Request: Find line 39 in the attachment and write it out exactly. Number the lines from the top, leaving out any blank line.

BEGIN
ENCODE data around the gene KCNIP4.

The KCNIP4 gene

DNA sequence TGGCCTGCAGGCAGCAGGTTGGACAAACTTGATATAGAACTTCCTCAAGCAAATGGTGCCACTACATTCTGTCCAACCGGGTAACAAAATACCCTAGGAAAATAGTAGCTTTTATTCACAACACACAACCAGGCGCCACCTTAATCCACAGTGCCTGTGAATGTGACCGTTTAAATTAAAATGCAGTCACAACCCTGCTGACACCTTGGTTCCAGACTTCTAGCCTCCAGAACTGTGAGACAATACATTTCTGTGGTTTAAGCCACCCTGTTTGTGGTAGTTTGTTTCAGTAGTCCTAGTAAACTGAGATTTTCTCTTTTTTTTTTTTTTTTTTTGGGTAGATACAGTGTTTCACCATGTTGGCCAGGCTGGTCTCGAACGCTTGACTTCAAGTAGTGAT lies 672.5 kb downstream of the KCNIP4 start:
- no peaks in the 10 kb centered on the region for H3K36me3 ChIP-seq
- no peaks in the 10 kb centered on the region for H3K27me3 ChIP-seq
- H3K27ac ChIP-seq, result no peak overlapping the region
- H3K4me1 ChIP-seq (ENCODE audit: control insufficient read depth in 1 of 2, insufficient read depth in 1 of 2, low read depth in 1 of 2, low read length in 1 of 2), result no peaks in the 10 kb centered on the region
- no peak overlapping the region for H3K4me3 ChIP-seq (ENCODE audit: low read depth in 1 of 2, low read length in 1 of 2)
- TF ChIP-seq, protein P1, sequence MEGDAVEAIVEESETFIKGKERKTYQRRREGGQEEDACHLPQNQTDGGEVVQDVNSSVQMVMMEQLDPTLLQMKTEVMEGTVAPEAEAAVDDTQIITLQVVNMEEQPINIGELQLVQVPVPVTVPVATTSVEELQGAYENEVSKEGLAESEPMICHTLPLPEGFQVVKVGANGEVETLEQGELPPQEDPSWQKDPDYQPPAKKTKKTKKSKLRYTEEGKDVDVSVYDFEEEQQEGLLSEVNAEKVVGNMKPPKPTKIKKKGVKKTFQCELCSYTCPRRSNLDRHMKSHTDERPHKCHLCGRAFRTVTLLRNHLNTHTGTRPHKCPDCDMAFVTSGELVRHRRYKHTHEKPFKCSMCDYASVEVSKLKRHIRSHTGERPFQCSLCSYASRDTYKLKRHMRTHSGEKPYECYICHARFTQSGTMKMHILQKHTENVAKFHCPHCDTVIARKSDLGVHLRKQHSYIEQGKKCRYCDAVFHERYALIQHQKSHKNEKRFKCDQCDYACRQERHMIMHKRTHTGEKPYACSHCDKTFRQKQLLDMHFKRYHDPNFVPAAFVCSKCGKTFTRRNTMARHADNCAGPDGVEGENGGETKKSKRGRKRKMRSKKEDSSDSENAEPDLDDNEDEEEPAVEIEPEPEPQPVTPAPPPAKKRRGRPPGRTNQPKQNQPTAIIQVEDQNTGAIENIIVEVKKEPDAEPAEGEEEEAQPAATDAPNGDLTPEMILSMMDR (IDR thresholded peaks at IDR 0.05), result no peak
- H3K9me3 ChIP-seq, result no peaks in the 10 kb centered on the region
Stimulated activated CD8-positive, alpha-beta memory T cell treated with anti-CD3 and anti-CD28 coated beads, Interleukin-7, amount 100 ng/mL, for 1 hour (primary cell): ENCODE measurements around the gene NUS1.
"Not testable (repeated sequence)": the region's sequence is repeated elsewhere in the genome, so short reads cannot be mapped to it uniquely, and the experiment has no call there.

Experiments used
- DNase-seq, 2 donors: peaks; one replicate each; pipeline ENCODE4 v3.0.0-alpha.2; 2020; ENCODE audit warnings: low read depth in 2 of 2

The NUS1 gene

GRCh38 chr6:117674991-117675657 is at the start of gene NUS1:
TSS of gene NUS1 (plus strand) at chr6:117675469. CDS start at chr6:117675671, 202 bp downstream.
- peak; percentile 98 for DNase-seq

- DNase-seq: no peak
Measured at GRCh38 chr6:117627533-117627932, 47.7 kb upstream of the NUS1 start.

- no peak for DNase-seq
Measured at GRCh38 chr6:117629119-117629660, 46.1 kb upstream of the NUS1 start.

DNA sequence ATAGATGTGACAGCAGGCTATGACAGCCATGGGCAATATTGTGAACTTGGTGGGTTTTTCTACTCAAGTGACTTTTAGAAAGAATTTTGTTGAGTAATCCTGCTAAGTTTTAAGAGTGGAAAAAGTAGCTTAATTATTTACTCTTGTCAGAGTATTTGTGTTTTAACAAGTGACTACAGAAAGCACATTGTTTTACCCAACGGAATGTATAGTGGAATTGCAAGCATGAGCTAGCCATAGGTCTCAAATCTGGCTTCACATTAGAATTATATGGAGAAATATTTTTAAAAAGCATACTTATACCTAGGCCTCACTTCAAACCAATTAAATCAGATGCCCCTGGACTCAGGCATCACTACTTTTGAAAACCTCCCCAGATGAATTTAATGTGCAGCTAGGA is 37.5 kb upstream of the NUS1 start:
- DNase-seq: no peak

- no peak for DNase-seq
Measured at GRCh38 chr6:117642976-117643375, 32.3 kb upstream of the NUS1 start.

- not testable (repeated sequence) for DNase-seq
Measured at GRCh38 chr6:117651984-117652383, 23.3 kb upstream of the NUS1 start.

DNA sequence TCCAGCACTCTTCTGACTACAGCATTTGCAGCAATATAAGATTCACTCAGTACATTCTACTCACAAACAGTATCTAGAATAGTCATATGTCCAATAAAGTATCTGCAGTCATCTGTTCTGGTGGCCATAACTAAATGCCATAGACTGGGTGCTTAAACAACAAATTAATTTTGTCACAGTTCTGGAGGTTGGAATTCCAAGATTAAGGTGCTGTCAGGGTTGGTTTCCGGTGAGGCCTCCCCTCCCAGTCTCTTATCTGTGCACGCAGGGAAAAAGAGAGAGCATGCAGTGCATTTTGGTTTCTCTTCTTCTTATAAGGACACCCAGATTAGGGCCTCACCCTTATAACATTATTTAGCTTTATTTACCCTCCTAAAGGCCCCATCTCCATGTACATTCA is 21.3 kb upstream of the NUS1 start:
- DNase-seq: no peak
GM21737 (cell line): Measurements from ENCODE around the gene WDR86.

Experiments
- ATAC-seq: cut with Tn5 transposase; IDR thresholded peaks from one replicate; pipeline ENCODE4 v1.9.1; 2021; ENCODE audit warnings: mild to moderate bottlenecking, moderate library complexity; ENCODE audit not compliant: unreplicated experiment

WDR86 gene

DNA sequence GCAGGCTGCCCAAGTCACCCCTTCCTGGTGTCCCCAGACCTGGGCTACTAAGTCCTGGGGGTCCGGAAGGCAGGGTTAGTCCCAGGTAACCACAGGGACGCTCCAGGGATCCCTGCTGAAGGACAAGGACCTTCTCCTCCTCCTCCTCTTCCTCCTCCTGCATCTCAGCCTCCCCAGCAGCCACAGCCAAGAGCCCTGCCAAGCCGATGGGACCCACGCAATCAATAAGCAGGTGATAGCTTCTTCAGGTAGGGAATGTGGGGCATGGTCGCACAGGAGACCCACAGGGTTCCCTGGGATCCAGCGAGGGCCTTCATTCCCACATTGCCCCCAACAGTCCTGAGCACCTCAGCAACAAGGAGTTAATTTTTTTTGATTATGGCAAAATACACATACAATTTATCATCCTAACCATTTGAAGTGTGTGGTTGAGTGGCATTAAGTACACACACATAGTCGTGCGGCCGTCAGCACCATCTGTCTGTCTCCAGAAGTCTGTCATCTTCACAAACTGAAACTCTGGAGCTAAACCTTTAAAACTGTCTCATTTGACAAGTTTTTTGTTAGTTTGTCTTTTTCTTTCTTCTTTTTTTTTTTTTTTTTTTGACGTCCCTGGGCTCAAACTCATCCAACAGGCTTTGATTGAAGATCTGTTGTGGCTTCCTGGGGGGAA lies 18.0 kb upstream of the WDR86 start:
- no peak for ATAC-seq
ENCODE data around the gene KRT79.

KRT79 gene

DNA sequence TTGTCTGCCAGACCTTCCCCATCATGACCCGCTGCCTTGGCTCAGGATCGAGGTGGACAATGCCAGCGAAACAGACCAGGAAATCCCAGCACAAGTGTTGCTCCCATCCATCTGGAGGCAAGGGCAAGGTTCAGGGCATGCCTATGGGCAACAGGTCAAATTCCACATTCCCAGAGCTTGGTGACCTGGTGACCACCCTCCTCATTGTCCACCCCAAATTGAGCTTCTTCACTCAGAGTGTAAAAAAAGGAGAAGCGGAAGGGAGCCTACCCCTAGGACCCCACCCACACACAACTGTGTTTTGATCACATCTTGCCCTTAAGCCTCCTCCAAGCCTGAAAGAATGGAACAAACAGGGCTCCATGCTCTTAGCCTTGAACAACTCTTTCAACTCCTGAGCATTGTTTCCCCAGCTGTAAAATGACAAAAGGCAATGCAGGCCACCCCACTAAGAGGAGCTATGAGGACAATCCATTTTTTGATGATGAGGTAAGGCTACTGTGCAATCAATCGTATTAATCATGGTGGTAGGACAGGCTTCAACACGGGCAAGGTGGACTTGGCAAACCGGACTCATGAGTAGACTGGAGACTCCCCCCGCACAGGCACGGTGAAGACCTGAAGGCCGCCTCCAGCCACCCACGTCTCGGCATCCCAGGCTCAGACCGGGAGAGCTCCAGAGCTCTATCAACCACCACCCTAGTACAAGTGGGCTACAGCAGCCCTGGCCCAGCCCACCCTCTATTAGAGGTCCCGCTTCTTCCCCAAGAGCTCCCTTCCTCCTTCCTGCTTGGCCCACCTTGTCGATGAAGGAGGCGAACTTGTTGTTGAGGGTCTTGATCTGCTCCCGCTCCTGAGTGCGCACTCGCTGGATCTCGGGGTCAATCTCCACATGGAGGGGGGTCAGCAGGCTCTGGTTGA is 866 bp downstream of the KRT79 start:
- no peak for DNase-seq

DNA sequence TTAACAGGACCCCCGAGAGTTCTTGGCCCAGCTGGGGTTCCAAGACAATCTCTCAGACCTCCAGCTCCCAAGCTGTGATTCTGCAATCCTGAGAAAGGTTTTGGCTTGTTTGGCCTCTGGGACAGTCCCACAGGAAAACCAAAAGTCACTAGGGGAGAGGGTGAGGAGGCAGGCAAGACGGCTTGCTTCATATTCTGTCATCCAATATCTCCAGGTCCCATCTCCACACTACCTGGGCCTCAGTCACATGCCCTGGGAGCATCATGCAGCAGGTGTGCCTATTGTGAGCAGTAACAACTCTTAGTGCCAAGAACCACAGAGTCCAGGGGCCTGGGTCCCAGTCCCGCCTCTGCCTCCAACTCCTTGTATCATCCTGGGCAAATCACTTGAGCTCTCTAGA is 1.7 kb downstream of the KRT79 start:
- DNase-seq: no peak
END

DNA sequence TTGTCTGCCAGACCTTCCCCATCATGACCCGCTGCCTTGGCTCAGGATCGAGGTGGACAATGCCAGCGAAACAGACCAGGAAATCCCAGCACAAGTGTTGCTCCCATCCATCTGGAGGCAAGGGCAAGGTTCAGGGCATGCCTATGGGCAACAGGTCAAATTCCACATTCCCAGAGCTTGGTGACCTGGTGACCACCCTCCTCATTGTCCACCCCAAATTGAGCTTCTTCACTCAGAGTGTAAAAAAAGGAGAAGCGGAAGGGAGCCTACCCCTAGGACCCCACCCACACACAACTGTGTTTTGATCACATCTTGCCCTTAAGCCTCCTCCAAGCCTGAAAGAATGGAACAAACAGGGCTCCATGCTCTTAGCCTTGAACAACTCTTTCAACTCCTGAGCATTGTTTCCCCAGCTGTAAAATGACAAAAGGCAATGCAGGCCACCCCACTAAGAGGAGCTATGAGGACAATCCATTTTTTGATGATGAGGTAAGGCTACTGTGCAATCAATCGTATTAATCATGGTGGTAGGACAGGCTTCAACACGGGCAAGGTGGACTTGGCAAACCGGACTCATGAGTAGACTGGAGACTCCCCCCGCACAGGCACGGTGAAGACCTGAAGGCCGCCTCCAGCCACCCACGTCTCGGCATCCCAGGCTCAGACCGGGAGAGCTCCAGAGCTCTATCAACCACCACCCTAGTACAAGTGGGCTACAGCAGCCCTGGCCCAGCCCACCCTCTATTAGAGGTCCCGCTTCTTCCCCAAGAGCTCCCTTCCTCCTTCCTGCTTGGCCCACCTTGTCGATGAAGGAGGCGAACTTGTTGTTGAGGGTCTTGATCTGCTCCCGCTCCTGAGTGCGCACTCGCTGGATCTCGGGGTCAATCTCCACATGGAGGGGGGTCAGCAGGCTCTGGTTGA is 866 bp downstream of the KRT79 start: